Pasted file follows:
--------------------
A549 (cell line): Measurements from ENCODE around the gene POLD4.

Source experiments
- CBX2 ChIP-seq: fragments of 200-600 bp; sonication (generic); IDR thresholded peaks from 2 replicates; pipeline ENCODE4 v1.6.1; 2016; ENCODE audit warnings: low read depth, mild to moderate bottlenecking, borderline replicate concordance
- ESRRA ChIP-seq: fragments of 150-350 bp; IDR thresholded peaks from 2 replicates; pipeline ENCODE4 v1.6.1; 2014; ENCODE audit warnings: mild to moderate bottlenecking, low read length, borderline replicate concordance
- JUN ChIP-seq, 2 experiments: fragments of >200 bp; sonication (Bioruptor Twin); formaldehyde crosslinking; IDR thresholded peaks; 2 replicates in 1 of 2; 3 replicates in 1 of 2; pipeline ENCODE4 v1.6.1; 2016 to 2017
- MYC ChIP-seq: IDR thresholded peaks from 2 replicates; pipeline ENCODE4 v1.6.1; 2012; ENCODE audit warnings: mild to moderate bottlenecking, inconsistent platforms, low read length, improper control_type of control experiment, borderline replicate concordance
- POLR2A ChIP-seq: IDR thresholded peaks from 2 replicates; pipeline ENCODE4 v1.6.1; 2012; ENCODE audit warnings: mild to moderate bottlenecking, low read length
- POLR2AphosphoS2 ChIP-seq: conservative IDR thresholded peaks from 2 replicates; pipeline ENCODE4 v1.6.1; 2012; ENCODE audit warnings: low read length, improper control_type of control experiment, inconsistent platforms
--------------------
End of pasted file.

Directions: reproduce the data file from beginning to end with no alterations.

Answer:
A549 (cell line): Measurements from ENCODE around the gene POLD4.

Source experiments
- CBX2 ChIP-seq: fragments of 200-600 bp; sonication (generic); IDR thresholded peaks from 2 replicates; pipeline ENCODE4 v1.6.1; 2016; ENCODE audit warnings: low read depth, mild to moderate bottlenecking, borderline replicate concordance
- ESRRA ChIP-seq: fragments of 150-350 bp; IDR thresholded peaks from 2 replicates; pipeline ENCODE4 v1.6.1; 2014; ENCODE audit warnings: mild to moderate bottlenecking, low read length, borderline replicate concordance
- JUN ChIP-seq, 2 experiments: fragments of >200 bp; sonication (Bioruptor Twin); formaldehyde crosslinking; IDR thresholded peaks; 2 replicates in 1 of 2; 3 replicates in 1 of 2; pipeline ENCODE4 v1.6.1; 2016 to 2017
- MYC ChIP-seq: IDR thresholded peaks from 2 replicates; pipeline ENCODE4 v1.6.1; 2012; ENCODE audit warnings: mild to moderate bottlenecking, inconsistent platforms, low read length, improper control_type of control experiment, borderline replicate concordance
- POLR2A ChIP-seq: IDR thresholded peaks from 2 replicates; pipeline ENCODE4 v1.6.1; 2012; ENCODE audit warnings: mild to moderate bottlenecking, low read length
- POLR2AphosphoS2 ChIP-seq: conservative IDR thresholded peaks from 2 replicates; pipeline ENCODE4 v1.6.1; 2012; ENCODE audit warnings: low read length, improper control_type of control experiment, inconsistent platforms